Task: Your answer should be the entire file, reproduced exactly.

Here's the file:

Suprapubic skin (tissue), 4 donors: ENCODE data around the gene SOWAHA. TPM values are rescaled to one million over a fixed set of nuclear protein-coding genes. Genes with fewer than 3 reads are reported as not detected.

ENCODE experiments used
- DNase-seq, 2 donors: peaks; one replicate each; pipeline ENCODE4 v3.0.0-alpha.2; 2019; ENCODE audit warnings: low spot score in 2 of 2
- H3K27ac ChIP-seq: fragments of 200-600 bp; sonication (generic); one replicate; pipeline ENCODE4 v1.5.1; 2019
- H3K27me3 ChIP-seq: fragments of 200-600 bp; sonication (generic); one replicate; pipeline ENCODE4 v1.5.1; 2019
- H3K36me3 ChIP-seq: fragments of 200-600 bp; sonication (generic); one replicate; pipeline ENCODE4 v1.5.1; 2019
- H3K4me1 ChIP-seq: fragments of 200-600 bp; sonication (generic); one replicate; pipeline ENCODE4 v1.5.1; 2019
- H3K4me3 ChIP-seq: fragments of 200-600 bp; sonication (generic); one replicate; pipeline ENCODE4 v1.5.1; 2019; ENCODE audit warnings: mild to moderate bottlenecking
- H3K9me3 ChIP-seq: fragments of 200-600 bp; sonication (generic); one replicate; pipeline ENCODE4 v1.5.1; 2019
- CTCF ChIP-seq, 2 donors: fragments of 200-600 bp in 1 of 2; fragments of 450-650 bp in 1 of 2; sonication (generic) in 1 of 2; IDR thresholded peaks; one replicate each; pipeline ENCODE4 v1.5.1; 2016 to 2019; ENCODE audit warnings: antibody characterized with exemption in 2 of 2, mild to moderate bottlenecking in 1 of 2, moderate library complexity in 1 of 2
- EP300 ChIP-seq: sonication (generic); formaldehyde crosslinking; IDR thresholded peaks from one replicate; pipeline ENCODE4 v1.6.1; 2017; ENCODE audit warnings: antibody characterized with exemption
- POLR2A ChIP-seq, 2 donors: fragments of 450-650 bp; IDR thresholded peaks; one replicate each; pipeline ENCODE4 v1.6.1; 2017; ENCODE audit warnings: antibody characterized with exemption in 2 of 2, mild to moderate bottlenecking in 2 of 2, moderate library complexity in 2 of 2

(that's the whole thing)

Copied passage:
Suprapubic skin (tissue), 4 donors: ENCODE data around the gene SOWAHA. TPM values are rescaled to one million over a fixed set of nuclear protein-coding genes. Genes with fewer than 3 reads are reported as not detected.

ENCODE experiments used
- DNase-seq, 2 donors: peaks; one replicate each; pipeline ENCODE4 v3.0.0-alpha.2; 2019; ENCODE audit warnings: low spot score in 2 of 2
- H3K27ac ChIP-seq: fragments of 200-600 bp; sonication (generic); one replicate; pipeline ENCODE4 v1.5.1; 2019
- H3K27me3 ChIP-seq: fragments of 200-600 bp; sonication (generic); one replicate; pipeline ENCODE4 v1.5.1; 2019
- H3K36me3 ChIP-seq: fragments of 200-600 bp; sonication (generic); one replicate; pipeline ENCODE4 v1.5.1; 2019
- H3K4me1 ChIP-seq: fragments of 200-600 bp; sonication (generic); one replicate; pipeline ENCODE4 v1.5.1; 2019
- H3K4me3 ChIP-seq: fragments of 200-600 bp; sonication (generic); one replicate; pipeline ENCODE4 v1.5.1; 2019; ENCODE audit warnings: mild to moderate bottlenecking
- H3K9me3 ChIP-seq: fragments of 200-600 bp; sonication (generic); one replicate; pipeline ENCODE4 v1.5.1; 2019
- CTCF ChIP-seq, 2 donors: fragments of 200-600 bp in 1 of 2; fragments of 450-650 bp in 1 of 2; sonication (generic) in 1 of 2; IDR thresholded peaks; one replicate each; pipeline ENCODE4 v1.5.1; 2016 to 2019; ENCODE audit warnings: antibody characterized with exemption in 2 of 2, mild to moderate bottlenecking in 1 of 2, moderate library complexity in 1 of 2
- EP300 ChIP-seq: sonication (generic); formaldehyde crosslinking; IDR thresholded peaks from one replicate; pipeline ENCODE4 v1.6.1; 2017; ENCODE audit warnings: antibody characterized with exemption
- POLR2A ChIP-seq, 2 donors: fragments of 450-650 bp; IDR thresholded peaks; one replicate each; pipeline ENCODE4 v1.6.1; 2017; ENCODE audit warnings: antibody characterized with exemption in 2 of 2, mild to moderate bottlenecking in 2 of 2, moderate library complexity in 2 of 2